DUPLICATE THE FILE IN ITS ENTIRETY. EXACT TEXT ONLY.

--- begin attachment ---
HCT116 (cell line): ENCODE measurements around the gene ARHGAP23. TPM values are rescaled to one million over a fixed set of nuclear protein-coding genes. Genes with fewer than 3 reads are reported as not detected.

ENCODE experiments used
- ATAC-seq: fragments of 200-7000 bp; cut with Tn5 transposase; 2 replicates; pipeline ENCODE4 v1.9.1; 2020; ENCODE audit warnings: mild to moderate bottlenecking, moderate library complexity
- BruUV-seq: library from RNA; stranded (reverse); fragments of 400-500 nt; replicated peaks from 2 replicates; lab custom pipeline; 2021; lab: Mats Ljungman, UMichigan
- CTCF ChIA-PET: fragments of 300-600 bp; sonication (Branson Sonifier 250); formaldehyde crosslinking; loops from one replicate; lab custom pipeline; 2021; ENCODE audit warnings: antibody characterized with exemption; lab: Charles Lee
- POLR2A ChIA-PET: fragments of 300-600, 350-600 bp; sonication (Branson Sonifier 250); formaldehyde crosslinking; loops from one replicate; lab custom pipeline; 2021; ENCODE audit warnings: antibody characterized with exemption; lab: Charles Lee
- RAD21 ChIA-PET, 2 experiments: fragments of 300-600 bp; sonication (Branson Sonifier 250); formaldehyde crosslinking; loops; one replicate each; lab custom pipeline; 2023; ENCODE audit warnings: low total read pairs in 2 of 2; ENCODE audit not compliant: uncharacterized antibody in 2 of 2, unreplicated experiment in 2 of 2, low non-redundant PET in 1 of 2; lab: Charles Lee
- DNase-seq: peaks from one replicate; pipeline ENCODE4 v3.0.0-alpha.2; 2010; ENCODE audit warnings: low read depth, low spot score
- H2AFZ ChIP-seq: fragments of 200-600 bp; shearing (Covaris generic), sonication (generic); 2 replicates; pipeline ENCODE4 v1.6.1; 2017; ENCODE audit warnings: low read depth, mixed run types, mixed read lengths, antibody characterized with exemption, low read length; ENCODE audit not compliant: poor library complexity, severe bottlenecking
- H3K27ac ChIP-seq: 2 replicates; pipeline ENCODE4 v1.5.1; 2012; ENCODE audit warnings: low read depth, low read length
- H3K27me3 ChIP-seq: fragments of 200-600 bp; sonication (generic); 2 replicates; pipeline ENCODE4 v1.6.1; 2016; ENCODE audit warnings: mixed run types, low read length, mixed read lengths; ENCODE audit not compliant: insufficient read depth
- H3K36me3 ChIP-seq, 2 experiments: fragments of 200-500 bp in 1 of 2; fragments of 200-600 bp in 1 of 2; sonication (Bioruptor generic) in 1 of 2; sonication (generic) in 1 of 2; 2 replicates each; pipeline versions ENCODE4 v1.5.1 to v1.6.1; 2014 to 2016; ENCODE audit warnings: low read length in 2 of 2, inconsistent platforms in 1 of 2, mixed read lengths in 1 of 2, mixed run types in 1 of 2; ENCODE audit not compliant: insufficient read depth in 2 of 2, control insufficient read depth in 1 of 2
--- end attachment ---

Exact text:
HCT116 (cell line): ENCODE measurements around the gene ARHGAP23. TPM values are rescaled to one million over a fixed set of nuclear protein-coding genes. Genes with fewer than 3 reads are reported as not detected.

ENCODE experiments used
- ATAC-seq: fragments of 200-7000 bp; cut with Tn5 transposase; 2 replicates; pipeline ENCODE4 v1.9.1; 2020; ENCODE audit warnings: mild to moderate bottlenecking, moderate library complexity
- BruUV-seq: library from RNA; stranded (reverse); fragments of 400-500 nt; replicated peaks from 2 replicates; lab custom pipeline; 2021; lab: Mats Ljungman, UMichigan
- CTCF ChIA-PET: fragments of 300-600 bp; sonication (Branson Sonifier 250); formaldehyde crosslinking; loops from one replicate; lab custom pipeline; 2021; ENCODE audit warnings: antibody characterized with exemption; lab: Charles Lee
- POLR2A ChIA-PET: fragments of 300-600, 350-600 bp; sonication (Branson Sonifier 250); formaldehyde crosslinking; loops from one replicate; lab custom pipeline; 2021; ENCODE audit warnings: antibody characterized with exemption; lab: Charles Lee
- RAD21 ChIA-PET, 2 experiments: fragments of 300-600 bp; sonication (Branson Sonifier 250); formaldehyde crosslinking; loops; one replicate each; lab custom pipeline; 2023; ENCODE audit warnings: low total read pairs in 2 of 2; ENCODE audit not compliant: uncharacterized antibody in 2 of 2, unreplicated experiment in 2 of 2, low non-redundant PET in 1 of 2; lab: Charles Lee
- DNase-seq: peaks from one replicate; pipeline ENCODE4 v3.0.0-alpha.2; 2010; ENCODE audit warnings: low read depth, low spot score
- H2AFZ ChIP-seq: fragments of 200-600 bp; shearing (Covaris generic), sonication (generic); 2 replicates; pipeline ENCODE4 v1.6.1; 2017; ENCODE audit warnings: low read depth, mixed run types, mixed read lengths, antibody characterized with exemption, low read length; ENCODE audit not compliant: poor library complexity, severe bottlenecking
- H3K27ac ChIP-seq: 2 replicates; pipeline ENCODE4 v1.5.1; 2012; ENCODE audit warnings: low read depth, low read length
- H3K27me3 ChIP-seq: fragments of 200-600 bp; sonication (generic); 2 replicates; pipeline ENCODE4 v1.6.1; 2016; ENCODE audit warnings: mixed run types, low read length, mixed read lengths; ENCODE audit not compliant: insufficient read depth
- H3K36me3 ChIP-seq, 2 experiments: fragments of 200-500 bp in 1 of 2; fragments of 200-600 bp in 1 of 2; sonication (Bioruptor generic) in 1 of 2; sonication (generic) in 1 of 2; 2 replicates each; pipeline versions ENCODE4 v1.5.1 to v1.6.1; 2014 to 2016; ENCODE audit warnings: low read length in 2 of 2, inconsistent platforms in 1 of 2, mixed read lengths in 1 of 2, mixed run types in 1 of 2; ENCODE audit not compliant: insufficient read depth in 2 of 2, control insufficient read depth in 1 of 2